Gillis was also worried about the potential for abuse at the hands of the female prisoners. “Women are just very nasty. Nasty, I mean, not that guys aren’t or can’t be, but I saw factions form and leaders rise and fall in the space of the week I was there,” she said.

On April 26, Gillis was moved to the Corinthia hotel, a luxury hotel in Tripoli, where she stayed for three days before rejoining Manu and Foley at a government house.

After a judge gave them a one-year suspended sentence on May 17 for illegally entering the country, the journalists left the next day. Instead of being driven to the Tripoli border as promised, they were taken to the Rixos hotel, where members of the foreign press were staying.

“We were so pissed. Just so incredibly angry,” Gillis said, “that [government spokesman Moussa] Ibrahim would stage this kind of publicity stunt, which was so ridiculous.”

When he brought the journalists to the hotel, Ibrahim made a show of their physical health and well-being. He also invited them to remain in Libya and continue reporting with proper documentation, which Gillis said was ridiculous. All four journalists declined to stay.

The three journalists, along with British freelance journalist Nigel Chandler, were taken to the Libyan-Tunisian border the next day, and Gillis arrived in Boston Logan airport at around 7 p.m. on May 20 after a series of connecting flights.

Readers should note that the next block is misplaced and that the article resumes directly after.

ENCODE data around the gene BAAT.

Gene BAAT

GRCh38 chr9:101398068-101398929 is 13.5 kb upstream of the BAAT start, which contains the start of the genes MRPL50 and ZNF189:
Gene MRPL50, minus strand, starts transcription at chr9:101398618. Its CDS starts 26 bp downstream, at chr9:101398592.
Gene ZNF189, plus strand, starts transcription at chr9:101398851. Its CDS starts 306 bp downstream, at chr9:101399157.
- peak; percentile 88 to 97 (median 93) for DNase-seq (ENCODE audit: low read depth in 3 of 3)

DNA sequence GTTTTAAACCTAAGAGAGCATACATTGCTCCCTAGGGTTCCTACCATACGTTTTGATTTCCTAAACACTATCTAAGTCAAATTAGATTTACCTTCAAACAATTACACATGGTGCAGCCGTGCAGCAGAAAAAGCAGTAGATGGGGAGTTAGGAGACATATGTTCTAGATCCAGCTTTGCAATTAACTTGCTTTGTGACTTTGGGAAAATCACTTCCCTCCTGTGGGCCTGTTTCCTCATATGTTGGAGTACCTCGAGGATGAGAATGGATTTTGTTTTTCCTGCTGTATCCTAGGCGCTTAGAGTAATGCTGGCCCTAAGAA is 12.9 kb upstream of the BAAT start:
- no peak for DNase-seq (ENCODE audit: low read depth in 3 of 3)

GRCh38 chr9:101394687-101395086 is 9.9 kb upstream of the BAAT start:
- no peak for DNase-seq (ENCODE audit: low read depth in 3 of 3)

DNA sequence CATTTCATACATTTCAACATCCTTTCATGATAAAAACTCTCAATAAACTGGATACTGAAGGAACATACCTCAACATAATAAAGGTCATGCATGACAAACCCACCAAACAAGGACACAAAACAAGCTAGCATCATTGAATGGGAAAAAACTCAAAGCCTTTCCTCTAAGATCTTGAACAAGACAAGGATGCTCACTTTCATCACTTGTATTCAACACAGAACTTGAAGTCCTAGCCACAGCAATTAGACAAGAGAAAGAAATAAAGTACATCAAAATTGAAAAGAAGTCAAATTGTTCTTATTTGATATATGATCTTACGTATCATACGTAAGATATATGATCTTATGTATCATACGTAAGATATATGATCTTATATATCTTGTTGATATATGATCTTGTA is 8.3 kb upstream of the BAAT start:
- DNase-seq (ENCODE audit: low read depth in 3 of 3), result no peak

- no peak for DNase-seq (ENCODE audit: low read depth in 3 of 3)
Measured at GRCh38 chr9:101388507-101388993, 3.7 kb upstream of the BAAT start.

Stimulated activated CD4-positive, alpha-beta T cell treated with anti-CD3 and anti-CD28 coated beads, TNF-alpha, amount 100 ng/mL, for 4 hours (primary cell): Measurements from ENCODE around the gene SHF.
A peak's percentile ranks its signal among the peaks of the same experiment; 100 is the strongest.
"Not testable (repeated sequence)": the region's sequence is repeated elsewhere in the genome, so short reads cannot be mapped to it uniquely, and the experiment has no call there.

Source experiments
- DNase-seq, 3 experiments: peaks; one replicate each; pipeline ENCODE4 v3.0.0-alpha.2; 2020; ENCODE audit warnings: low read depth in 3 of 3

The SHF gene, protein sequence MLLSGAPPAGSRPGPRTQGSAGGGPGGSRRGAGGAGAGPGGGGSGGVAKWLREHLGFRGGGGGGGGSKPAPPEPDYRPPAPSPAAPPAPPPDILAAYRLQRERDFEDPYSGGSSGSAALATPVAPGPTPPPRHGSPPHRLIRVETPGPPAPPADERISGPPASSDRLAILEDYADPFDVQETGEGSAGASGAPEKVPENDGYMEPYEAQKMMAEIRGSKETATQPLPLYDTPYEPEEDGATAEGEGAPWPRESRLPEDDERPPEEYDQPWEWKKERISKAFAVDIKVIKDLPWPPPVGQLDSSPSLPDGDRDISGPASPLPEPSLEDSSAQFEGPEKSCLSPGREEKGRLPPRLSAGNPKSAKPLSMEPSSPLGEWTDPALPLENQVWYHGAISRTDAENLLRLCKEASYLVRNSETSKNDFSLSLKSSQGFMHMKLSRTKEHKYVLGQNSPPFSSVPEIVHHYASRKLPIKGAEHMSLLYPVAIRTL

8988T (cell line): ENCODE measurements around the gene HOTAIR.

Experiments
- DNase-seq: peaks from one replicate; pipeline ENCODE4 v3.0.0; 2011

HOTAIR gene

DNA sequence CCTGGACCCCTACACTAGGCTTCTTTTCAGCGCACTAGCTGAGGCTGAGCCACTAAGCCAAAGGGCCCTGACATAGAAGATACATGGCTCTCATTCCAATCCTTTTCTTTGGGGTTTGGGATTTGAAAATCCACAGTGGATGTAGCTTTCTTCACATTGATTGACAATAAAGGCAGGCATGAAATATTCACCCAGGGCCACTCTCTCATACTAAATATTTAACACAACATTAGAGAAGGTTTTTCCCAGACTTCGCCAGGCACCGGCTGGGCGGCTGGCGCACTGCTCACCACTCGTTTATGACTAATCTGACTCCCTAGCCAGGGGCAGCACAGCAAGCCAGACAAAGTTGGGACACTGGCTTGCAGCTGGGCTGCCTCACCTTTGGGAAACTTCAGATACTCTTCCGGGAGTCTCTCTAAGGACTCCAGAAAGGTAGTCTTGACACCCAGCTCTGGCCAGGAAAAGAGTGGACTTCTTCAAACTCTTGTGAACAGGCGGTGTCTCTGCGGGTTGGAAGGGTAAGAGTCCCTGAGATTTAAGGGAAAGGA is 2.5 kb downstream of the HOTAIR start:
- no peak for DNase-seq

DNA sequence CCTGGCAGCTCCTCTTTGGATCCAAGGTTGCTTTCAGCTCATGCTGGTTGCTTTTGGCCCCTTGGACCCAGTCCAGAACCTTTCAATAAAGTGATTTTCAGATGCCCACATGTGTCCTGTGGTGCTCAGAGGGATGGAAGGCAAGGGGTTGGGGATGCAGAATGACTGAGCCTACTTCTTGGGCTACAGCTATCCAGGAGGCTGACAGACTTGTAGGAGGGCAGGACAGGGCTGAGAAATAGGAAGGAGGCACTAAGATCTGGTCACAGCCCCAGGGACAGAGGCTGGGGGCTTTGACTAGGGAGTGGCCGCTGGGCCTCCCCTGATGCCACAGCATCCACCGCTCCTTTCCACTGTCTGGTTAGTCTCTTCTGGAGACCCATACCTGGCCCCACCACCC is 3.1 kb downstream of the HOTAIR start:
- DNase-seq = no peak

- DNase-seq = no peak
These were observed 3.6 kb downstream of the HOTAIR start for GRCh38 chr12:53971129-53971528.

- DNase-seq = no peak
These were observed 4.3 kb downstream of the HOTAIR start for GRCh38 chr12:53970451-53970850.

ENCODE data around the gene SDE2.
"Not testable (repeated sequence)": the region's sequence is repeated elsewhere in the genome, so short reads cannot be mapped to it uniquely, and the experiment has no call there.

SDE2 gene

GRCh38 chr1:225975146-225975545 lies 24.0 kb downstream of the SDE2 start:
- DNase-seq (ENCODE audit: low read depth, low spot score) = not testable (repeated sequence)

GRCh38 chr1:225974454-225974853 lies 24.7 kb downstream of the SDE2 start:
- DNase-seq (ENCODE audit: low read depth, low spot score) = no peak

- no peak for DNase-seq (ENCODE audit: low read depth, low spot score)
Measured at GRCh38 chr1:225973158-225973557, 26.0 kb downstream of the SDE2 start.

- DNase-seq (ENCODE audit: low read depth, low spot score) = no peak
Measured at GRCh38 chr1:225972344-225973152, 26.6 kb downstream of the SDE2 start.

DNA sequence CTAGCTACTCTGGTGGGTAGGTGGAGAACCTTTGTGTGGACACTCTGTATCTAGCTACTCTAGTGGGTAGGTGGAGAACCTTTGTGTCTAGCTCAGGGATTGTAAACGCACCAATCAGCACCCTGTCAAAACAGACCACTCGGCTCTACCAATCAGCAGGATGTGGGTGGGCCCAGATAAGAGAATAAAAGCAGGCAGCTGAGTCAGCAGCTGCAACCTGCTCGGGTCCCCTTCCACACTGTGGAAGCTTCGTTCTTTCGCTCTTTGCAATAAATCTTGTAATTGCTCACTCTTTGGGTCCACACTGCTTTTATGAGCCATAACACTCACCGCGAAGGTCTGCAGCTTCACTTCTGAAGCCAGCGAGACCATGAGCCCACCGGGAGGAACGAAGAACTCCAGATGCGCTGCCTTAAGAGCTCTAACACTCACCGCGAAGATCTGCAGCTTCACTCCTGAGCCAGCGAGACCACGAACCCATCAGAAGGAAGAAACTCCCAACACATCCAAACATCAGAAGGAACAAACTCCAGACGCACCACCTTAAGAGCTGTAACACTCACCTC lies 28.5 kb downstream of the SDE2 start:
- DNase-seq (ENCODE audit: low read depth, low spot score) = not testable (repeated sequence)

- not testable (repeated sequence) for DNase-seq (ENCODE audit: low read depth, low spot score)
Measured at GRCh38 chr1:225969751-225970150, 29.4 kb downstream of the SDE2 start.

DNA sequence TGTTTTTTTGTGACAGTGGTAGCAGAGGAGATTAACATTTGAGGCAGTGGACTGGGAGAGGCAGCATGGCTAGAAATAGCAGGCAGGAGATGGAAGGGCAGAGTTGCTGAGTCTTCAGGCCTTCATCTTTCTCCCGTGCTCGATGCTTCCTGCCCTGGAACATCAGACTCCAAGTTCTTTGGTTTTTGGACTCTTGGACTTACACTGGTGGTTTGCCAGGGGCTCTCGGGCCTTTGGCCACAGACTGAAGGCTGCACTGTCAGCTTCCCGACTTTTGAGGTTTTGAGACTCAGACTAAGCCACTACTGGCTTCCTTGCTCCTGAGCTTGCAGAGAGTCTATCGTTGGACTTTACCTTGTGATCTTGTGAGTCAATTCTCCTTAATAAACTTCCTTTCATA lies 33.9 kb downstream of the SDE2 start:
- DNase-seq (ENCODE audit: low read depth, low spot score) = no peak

Since arriving in the U.S., Gillis has been publicizing South African and Austrian dual citizen Hammerl’s story in an attempt to push the Libyan government to release his body and highlight its hypocrisies. When South African president Jacob Zuma visits Qaddafi next week, she hopes that he will demand a search for Hammerl’s body and a full investigation. Zuma visited Libya five days after Hammerl’s death but did not comment on the situation at the time.

“Shame on him. I want to shame him into doing something for Anton and for his family. I want to be one of those voices shaming him,” Gillis said.

While some might not see the logic in her transition from Ph.D. in history to freelance journalist, Gillis credited the University with giving her a broad-picture worldview.

“I think that the spirit of the University of this open mind for intellectual exploration and seeing connections where it’s not a connection that everybody would see right away, it’s not the obvious way to think about it,” Gillis said, “I have a B.A. in Old English and a Ph.D. in medieval history and then I go to Libya and report on a civil war. It seems random, but if you think about it, and if you’re informed by this broad, humanistic way of looking at the universe, I think you see a lot of logic in it.”

Dean of the College John Boyer, who was one of the people calling for Gillis’s release, expressed his happiness at her return.

“She has a very close friend on the faculty and she’s an alumna of the College, so I’m really delighted everything worked out, and I’d like her to come to the College at some point and talk to students about her experience, so it’s a public invitation,” Boyer said.

Gillis said she is open to visiting campus in the fall.